No One Better: A Tribute To Brodie Lee

No One Better: A Tribute To Brodie Lee

It’s Saturday, you know what that means…

Except none of us knew what December 26th had in store for us.

On Saturday, news broke that Jonathan Huber (AKA Brodie Lee & Luke Harper) had tragically passed away at the age of 41 after battling a non-COVID related lung issue.

We all knew that Brodie Lee was a fantastic wrestler, but the tributes and personal stories that have flooded wrestling Twitter since Huber’s passing have almost all portrayed him as being an even better mentor, friend and father.

You will not find a person in wrestling who has a bad word to say about Jonathan Huber, with many of his colleagues sharing touching stories of how he helped them through their dark times or believed in them when all hope had been lost.

We had become familiar with Brodie Lee/Luke Harper the wrestler, a man who was incredibly athletic for his size and was only beginning to show the world what he was capable of, but we are now finding out no matter how good of a worker he was, he was an even better person behind-the-scenes.

Wrestlers often say that their on-screen gimmicks are just amplified versions of themselves, but that statement couldn’t be further from the truth when speaking about Huber. His Brodie Lee character was a cold heartless man, the complete antithesis of what Huber stood for.

And that juxtaposition is what made Brodie Lee special. Despite being a heel on television, Huber was able to be the biggest babyface and the best person behind-the-scenes, a real testament to his ability as a performer.

I’m not going to pretend to have known Huber well or been a close personal friend, but he had a very big impact on me from the limited interactions we did have, particularly when I interviewed him around seven months ago.

Brodie Lee was one of my first big interviews and I was subsequently very nervous, and he could certainly tell. However, Brodie went above and beyond to make me feel comfortable and at ease, and I will forever be indebted to him for that.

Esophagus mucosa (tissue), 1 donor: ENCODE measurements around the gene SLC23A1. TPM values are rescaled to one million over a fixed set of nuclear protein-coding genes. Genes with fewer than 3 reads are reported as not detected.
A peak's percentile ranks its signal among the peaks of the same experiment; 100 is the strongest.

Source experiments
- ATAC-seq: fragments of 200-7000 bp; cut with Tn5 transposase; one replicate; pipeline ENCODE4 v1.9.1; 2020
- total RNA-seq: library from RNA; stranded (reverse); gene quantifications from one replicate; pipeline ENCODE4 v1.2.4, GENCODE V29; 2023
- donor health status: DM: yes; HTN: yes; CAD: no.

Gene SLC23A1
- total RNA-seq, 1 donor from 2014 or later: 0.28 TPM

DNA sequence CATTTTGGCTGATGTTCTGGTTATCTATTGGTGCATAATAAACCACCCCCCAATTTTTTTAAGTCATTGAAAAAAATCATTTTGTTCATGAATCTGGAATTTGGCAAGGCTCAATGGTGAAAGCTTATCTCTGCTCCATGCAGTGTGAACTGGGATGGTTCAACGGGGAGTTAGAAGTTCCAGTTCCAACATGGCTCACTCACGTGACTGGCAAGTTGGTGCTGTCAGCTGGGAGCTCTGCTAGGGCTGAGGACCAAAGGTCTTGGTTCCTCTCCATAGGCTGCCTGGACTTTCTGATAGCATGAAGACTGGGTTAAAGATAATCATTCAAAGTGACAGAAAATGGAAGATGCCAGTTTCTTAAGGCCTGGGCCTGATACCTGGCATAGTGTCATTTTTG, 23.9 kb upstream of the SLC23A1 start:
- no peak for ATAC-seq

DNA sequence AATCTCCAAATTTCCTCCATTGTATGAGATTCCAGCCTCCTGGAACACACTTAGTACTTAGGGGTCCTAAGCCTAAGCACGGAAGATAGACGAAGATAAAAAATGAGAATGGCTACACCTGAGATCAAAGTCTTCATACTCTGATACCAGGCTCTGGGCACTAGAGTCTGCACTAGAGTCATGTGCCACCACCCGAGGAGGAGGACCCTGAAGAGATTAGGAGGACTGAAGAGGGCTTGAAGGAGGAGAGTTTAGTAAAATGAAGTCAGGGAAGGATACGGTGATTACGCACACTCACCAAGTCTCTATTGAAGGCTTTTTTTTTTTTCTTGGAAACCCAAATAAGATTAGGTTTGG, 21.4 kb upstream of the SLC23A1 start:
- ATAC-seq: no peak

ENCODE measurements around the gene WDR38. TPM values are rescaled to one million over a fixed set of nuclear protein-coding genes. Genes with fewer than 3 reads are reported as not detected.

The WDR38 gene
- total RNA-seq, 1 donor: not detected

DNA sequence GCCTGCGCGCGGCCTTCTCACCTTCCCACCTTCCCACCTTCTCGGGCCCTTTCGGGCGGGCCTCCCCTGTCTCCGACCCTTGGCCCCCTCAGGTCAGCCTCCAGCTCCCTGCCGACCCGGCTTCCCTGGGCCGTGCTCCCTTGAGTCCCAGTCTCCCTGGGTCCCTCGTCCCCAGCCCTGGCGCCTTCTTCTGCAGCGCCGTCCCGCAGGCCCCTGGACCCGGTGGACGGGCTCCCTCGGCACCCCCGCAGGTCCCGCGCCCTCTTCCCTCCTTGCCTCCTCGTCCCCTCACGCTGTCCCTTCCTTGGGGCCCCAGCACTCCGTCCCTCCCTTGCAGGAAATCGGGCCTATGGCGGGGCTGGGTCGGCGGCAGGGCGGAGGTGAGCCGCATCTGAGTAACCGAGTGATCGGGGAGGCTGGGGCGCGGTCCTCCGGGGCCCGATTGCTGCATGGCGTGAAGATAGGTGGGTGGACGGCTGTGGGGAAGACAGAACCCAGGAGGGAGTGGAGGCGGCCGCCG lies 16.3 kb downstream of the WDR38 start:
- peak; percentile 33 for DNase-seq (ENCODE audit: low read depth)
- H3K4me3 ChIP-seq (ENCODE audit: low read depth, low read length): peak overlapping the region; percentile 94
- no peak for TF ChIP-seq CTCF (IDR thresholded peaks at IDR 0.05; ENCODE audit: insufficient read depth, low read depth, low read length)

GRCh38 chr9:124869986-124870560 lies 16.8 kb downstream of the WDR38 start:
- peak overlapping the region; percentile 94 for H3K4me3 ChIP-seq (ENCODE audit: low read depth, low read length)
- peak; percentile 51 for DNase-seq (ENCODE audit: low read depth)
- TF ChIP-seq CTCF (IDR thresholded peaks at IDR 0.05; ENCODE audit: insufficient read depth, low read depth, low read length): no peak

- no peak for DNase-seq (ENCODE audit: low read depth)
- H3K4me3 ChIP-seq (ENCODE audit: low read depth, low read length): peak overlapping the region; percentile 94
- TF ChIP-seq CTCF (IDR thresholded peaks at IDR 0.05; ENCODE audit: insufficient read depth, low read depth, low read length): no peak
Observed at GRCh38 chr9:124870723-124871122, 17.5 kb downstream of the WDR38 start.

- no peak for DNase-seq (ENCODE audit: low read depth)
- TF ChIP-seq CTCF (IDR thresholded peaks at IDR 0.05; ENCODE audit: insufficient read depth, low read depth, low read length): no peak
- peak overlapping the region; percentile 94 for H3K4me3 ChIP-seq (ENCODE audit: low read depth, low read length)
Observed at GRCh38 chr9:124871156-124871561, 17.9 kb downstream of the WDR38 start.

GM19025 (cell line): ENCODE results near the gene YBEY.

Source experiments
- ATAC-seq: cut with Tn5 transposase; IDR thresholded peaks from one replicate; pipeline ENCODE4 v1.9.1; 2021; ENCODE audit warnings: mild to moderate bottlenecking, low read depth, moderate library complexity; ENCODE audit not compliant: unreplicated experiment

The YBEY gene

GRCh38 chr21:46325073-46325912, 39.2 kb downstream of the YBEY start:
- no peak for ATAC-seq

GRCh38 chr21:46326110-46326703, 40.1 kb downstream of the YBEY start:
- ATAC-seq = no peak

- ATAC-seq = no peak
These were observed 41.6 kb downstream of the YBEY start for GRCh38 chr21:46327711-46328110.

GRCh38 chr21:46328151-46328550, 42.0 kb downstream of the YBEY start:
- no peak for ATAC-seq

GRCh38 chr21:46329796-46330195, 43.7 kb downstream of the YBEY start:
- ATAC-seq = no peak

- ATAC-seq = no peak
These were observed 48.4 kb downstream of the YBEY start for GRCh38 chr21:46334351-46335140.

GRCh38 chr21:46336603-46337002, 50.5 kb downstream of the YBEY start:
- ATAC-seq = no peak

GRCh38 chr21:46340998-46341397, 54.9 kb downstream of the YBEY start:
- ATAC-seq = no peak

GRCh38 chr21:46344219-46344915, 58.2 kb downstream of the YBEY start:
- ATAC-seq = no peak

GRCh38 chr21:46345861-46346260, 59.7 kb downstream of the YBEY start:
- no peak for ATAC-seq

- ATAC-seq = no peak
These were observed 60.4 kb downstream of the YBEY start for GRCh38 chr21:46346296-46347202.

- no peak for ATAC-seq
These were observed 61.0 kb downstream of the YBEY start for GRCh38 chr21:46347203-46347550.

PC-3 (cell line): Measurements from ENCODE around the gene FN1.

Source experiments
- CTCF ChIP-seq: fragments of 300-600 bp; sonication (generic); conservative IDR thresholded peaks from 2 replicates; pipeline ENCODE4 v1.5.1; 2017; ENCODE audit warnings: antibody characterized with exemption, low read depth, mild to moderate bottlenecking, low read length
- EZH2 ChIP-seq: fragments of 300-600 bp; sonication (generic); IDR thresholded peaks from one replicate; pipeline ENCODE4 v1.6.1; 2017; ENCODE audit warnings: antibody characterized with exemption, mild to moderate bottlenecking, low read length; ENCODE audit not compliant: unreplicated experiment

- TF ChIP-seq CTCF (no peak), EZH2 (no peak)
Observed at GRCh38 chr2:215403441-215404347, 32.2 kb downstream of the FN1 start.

While I learnt a lot from watching Brodie wrestle, I think I learnt more from Jonathan Huber about the man I want to become. He was someone who knew his worth and took a chance on himself to show the world that he could do and be more if given the shot, and that’s exactly what he was doing in AEW.

He taught me about what it means to be a father, something I’m yet to experience. We spent ten minutes of the interview speaking about his children, and I immediately saw a smile on his face when we brought them up. It was clear to me in that moment that I was speaking to Jonathan Huber instead of Brodie Lee, and if I ever have kids, I hope to be half the father that he was to his children.

WWE Superstar Fandango posted the following on Instagram this weekend in memory of Jonathan Huber:

I believe that you leave this world twice. The first time when you physically are no longer living and the second when people stop talking about you.

I believe this to be true as well, and firmly believe that Huber’s legacy will never die. He was a man that taught his colleagues how to be better wrestlers and taught us all how to be better people.

While I will obviously look back fondly on the work that Brodie Lee did inside the ring, I will always look to Jonathan Huber for inspiration on the person I want to become and the manner in which I hope to live my life.

4 years ago by Wrestle Talk


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